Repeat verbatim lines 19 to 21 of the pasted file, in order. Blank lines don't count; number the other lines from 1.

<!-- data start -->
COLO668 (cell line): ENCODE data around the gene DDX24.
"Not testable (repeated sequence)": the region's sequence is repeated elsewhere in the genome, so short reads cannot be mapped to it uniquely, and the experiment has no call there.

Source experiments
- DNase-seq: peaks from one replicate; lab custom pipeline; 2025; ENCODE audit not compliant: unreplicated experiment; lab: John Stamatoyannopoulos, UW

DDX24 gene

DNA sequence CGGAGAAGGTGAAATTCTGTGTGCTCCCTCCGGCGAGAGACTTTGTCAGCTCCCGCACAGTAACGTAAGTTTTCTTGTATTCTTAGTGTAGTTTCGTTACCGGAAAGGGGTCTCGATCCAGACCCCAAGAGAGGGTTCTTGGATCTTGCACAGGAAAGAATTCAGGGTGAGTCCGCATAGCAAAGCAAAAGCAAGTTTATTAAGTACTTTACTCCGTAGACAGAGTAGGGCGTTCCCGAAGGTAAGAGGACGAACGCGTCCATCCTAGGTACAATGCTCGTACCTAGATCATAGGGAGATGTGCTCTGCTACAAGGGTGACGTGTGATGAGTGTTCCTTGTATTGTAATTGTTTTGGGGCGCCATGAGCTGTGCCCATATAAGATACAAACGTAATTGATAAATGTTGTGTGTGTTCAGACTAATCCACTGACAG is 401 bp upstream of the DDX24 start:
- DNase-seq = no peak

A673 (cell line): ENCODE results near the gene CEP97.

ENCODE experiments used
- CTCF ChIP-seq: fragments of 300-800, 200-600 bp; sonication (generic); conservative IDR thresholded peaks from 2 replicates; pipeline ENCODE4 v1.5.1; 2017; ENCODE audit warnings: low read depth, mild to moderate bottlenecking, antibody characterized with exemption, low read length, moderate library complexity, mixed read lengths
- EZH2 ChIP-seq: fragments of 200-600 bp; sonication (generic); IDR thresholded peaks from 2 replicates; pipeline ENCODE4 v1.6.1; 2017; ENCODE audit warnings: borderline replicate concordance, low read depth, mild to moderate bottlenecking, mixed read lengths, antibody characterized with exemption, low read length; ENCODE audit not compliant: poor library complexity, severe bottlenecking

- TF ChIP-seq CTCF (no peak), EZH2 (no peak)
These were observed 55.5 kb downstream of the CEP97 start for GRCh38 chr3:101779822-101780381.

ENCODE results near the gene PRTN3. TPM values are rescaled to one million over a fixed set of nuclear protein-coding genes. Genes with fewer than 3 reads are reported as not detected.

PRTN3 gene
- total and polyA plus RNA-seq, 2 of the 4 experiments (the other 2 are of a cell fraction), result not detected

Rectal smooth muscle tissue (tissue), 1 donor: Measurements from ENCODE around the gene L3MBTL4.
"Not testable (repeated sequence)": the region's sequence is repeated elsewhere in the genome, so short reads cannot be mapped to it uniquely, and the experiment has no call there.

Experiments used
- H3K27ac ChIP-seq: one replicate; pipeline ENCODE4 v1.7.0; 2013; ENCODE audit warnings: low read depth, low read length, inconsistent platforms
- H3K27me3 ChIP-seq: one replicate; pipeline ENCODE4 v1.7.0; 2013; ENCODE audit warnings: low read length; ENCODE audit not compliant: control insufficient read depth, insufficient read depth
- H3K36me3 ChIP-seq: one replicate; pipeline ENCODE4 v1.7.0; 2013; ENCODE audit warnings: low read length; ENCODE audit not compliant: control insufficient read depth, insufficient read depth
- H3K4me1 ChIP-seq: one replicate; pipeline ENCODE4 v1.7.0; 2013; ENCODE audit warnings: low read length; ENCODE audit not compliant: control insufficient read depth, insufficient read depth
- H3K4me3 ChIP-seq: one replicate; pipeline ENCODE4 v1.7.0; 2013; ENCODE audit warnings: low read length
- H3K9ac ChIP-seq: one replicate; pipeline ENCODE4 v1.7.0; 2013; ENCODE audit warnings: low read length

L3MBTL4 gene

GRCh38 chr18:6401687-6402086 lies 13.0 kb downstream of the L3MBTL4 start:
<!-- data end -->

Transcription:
Experiments used
- H3K27ac ChIP-seq: one replicate; pipeline ENCODE4 v1.7.0; 2013; ENCODE audit warnings: low read depth, low read length, inconsistent platforms
- H3K27me3 ChIP-seq: one replicate; pipeline ENCODE4 v1.7.0; 2013; ENCODE audit warnings: low read length; ENCODE audit not compliant: control insufficient read depth, insufficient read depth